Fairly sharing 1.5: national fair shares of a 1.5 °C-compliant global mitigation effort

  • Christian HolzEmail author
  • Sivan Kartha
  • Tom Athanasiou
Original Paper


The problem of fairly distributing the global mitigation effort is particularly important for the 1.5 °C temperature limitation objective, due to its rapidly depleting global carbon budget. Here, we present methodology and results of the first study examining national mitigation pledges presented at the 2015 Paris climate summit, relative to equity benchmarks and 1.5 °C-compliant global mitigation. Uniquely, pertinent ethical choices were made via deliberative processes of civil society organizations, resulting in an agreed range of effort-sharing parameters. Based on this, we quantified each country’s range of fair shares of 1.5 °C-compliant mitigation, using the Climate Equity Reference Project’s allocation framework. Contrasting this with national 2025/2030 mitigation pledges reveals a large global mitigation gap, within which wealthier countries’ mitigation pledges fall far short, while poorer countries’ pledges, collectively, meet their fair share. We also present results for individual countries (e.g. China exceeding; India meeting; EU, USA, Japan, and Brazil falling short). We outline ethical considerations and choices arising when deliberating fair effort sharing and discuss the importance of separating this choice making from the scholarly work of quantitative “equity modelling” itself. Second, we elaborate our approach for quantifying countries’ fair shares of a global mitigation effort, the Climate Equity Reference Framework. Third, we present and discuss the results of this analysis with emphasis on the role of mitigation support. In concluding, we identify twofold obligations for all countries in a justice-centred implementation of 1.5 °C-compliant mitigation: (1) unsupported domestic reductions and (2) engagement in deep international mitigation cooperation, through provision of international financial and other support, or through undertaking additional supported mitigation activities. Consequently, an equitable pathway to 1.5 °C can only be imagined with such large-scale international cooperation and support; otherwise, 1.5 °C-compliant mitigation will remain out of reach, impose undue suffering on the world’s poorest, or both.


Effort-sharing Fair shares Climate justice Equity Mitigation NDCs UNFCCC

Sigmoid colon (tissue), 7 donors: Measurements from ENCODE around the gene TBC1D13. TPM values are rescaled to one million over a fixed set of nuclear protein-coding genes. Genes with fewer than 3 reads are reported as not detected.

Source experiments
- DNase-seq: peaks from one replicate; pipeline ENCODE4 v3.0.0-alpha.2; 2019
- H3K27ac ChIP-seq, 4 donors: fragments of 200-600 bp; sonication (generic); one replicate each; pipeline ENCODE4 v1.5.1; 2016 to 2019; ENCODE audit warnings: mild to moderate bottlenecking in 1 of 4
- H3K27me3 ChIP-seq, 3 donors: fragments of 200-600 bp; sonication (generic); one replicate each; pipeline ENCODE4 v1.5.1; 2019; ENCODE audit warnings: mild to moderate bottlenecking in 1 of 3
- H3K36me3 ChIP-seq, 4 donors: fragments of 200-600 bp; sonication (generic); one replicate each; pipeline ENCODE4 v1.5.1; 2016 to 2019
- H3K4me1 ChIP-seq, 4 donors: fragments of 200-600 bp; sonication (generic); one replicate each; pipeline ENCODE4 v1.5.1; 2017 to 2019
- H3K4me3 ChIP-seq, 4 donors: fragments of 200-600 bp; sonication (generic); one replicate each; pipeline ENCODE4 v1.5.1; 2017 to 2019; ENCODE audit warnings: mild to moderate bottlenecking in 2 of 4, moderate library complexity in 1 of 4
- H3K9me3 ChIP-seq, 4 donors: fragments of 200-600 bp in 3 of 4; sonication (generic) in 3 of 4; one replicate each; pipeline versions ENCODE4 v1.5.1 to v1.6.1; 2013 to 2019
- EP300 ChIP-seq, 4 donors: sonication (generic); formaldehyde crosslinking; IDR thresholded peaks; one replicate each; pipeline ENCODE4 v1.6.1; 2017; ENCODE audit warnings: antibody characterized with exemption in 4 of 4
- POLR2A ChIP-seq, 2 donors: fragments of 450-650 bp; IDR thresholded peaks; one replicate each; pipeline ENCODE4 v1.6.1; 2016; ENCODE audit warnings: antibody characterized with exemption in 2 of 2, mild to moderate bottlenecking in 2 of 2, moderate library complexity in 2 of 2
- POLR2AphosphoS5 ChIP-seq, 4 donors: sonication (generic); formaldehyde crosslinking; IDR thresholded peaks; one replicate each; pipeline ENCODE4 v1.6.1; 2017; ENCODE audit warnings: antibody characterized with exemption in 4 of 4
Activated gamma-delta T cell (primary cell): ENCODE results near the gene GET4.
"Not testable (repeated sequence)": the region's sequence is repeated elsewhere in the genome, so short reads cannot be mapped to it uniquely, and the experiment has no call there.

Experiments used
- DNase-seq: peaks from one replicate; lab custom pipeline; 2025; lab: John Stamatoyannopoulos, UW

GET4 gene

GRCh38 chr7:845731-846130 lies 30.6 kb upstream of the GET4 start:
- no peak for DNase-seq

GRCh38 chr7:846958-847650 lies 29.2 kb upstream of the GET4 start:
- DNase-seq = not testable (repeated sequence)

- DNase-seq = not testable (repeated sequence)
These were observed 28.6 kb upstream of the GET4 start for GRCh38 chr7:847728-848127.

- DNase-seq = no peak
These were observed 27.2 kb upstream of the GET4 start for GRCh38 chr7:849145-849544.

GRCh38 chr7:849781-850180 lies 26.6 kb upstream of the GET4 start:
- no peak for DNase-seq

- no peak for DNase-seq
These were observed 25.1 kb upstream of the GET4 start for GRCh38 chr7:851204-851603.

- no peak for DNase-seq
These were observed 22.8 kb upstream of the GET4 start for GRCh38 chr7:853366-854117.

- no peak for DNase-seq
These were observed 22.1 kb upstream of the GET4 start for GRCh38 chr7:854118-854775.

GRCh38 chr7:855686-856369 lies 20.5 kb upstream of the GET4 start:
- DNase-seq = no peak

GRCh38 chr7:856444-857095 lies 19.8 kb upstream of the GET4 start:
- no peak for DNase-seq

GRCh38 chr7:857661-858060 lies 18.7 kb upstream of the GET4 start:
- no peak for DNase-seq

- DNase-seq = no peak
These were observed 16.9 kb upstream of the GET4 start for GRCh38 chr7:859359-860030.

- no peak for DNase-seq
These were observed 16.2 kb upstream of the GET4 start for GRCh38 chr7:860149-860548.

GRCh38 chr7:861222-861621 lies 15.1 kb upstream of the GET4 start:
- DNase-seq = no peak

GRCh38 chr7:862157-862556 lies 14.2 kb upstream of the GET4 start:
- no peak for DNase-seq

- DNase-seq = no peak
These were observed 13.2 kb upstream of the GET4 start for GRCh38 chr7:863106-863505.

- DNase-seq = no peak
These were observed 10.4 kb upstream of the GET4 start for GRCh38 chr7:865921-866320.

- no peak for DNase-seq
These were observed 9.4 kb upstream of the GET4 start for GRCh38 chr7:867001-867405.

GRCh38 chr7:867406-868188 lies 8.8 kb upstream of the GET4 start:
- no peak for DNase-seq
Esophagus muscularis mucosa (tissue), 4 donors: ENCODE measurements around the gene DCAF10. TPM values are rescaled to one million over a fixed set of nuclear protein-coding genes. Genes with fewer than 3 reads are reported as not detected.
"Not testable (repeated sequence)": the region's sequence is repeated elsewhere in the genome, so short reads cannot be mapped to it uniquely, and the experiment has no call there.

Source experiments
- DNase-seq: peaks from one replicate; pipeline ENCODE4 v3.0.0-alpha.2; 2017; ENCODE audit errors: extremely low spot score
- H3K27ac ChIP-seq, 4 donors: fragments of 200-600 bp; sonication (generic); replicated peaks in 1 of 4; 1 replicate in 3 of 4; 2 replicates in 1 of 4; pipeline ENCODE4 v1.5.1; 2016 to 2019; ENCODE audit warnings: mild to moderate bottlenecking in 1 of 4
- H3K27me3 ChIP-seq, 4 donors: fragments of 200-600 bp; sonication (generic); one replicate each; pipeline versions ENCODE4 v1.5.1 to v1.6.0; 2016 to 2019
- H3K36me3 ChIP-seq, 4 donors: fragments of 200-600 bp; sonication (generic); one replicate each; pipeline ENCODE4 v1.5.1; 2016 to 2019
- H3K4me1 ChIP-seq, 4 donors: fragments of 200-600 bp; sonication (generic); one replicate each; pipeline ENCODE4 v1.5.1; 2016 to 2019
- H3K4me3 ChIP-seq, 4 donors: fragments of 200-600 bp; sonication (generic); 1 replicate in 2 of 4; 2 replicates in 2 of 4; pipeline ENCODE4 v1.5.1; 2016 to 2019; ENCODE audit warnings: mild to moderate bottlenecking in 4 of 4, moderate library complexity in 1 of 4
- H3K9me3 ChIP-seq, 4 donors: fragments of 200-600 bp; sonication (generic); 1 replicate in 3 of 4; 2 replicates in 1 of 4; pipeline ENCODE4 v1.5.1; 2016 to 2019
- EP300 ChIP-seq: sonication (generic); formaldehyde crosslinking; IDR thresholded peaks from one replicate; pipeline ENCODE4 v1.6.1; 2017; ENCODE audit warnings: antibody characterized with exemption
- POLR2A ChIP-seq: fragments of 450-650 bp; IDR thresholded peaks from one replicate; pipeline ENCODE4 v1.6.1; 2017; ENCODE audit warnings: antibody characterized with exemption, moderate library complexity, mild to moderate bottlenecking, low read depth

Climate Action Tracker


Common but differentiated responsibilities and respective capabilities


Climate Equity Reference Project


Climate Equity Reference Framework


Conference of the Parties (to the UNFCCC)


Civil society organization(s)


European Union


European Union, in its 15-member-state configuration from 1995 to 2004


European Union, in its 28-member-state configuration since 2013


Greenhouse Development Rights


Gross domestic product


Global warming potential


Intended nationally determined contribution(s)


Intergovernmental Panel on Climate Change


Nationally determined contribution(s)


Non-governmental organization


Organisation for Economic Co-operation and Development


Organization of the Petroleum Exporting Countries


Purchasing power parity




United Nations Framework Convention on Climate Change


United States of America



The authors are grateful for the immensely fruitful discussions among the members of the Civil Society Equity Review coalition that are too many to name here. The Climate Equity Reference Project’s work on NDC review has been supported by grants from the Rockefeller Brothers’ Fund, Christian Aid, WWF International, and Oxfam International. The authors also gratefully acknowledge the comments received from an anonymous reviewer and the editors of this special issue. Any remaining errors of fact and opinion are, of course, ours alone.

Supplementary material

10784_2017_9371_MOESM1_ESM.pdf (357 kb)
Supplementary material 1 (PDF 356 kb)
10784_2017_9371_MOESM2_ESM.xlsx (130 kb)
Supplementary material 2 (XLSX 129 kb)


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Copyright information

© Springer Science+Business Media B.V. 2017

Authors and Affiliations

  1. 1.Climate Equity Reference ProjectBerkeleyUSA
  2. 2.Stockholm Environment InstituteSomervilleUSA
  3. 3.EcoEquityBerkeleyUSA

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